Hank Jones
1918
United States
Solo Artist
To hear Hank Jones is to understand why he is one of the rare individuals that the National Endowment for the Arts inducted as a 'Jazz Master'. In over seventy years as a Jazz pianist and composer, his playing style has embodied the essence of mainstream Jazz making him one of the most sought after and recorded Jazz pianist throughout Jazz history.

The eldest surviving member of a prolific Jazz musician family which included the late drummer Elvin Jones and trumpeter/composer Thad Jones, Hank Jones continues the legacy by recording and playing at concerts and festivals around the world. As one of the few surviving Jazz greats photographed in 'A Great Day in Harlem ', he has also participated in other historical events such as accompanying Marilyn Monroe when she sang 'Happy Birthday Mr. President' to the late President John F. Kennedy.

Hank Jones has been recognized by many organizations throughout his career for the many significant contributions to Jazz. Here are just a few of the notable awards and titles conferred upon him:

• National Endowment for the Arts Jazz Master
• The International Jazz Hall of Fame
• JazzFest 2002 Jazz Master
• Congressional Achievement Award
• Living Legend Jazz Wall of Fame : ASCAP
• Grammy Nominations for: 'Bop Redux', 'Love for sale' & 'I Remember You'
• Jazz Journalist Award
• Highlights in Jazz Award

Born in 1918 in Vicksburg, Mississippi, Hank Jones grew up in Pontiac , Michigan. Although his father thought playing Jazz at the time was 'evil' Hank start playing in local bands in Michigan, Ohio and Buffalo before moving to New York City in 1943. His first job was with Hot Lips Page at the Onyx Club on 52 nd Street where in1945 he joined Billy Eckstine's big band. The following year he joined Colman Hawkins and from 1947 to 1951 he toured the world with the Jazz at the Philharmonic (JATP) accompanying Ella Fitzgerald. In 1952 he joined Artie Shaw and then worked with Johnny Hodges followed by Tyree Glenn. In 1956 he joined Benny Goodman and joined the CBS studios as staff pianist in 1959, a position which would last for seventeen years.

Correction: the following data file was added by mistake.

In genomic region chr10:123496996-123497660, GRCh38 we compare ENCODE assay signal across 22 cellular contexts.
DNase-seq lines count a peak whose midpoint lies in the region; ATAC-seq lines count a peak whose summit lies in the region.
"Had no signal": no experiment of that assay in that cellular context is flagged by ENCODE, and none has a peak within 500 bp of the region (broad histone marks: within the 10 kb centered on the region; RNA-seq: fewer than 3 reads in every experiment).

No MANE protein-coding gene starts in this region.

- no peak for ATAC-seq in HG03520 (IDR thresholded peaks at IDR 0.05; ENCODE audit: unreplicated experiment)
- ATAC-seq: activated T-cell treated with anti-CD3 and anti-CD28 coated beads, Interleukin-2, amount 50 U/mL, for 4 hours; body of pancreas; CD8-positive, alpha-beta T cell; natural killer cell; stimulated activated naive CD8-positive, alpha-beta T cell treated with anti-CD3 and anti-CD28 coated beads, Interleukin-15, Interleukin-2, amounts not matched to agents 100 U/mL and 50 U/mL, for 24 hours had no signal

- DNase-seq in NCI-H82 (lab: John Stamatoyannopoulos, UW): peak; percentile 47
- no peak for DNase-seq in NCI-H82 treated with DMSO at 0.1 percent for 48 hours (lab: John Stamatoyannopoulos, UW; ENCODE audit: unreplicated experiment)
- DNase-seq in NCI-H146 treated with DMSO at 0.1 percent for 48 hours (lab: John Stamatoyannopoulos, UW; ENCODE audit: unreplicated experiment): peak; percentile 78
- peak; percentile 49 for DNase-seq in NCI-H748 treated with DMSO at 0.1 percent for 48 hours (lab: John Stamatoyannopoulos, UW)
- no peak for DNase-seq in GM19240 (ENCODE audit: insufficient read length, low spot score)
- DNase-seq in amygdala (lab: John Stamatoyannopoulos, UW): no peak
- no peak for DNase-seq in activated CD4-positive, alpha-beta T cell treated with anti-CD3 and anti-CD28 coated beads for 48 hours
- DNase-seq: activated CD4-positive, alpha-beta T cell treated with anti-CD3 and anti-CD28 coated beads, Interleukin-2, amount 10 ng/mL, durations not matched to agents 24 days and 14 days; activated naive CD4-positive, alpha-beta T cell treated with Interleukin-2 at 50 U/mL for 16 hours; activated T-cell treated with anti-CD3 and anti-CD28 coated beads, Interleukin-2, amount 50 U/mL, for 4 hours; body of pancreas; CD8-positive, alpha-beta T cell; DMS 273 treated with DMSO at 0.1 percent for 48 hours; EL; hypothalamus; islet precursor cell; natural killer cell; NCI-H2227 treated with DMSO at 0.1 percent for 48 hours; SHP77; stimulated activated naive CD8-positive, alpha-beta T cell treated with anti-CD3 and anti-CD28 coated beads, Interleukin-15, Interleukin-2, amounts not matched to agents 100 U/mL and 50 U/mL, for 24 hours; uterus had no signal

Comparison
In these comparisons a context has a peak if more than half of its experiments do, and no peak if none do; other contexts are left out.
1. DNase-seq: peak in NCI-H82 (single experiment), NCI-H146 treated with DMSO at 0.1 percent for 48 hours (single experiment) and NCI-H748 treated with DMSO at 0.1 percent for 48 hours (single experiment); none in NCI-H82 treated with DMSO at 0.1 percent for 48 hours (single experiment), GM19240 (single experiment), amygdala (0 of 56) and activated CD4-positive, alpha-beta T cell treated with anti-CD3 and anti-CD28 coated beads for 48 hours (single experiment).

Throughout his career, Hank Jones has played and recorded with the virtual who's who of Jazz history. With over five hundred albums and CDs recorded and countless concerts, there aren't too many significant names in Jazz that Hank has not played or recorded with. Most recently, he has been involved in recordings and performances with the contemporaries such as Joe Lovano. As Hank reflects on his past, one regret is that he did not record more with his late brothers Thad and Elvin, however, he was able to make his last recording 'The Great Trio Collaboration' on Village Records with Elvin last year before he passed away.

Although the thought of retirement had crossed his mind, at 87, Hank Jones stays busy playing concerts worldwide, recording and performing at Jazz Master classes in Universities such as Harvard and NYU. Recently featured on the cover of the June 2005 issue of Downbeat magazine, the world is recognizing that Hank Jones is one of the last surviving Jazz greats that helped to forge this great musical genre called Jazz. Always the consummate professional, Hank Jones has lived his life and career honoring the musical genre of Jazz and he is now recognized around the world as one of the true great Jazz Masters.
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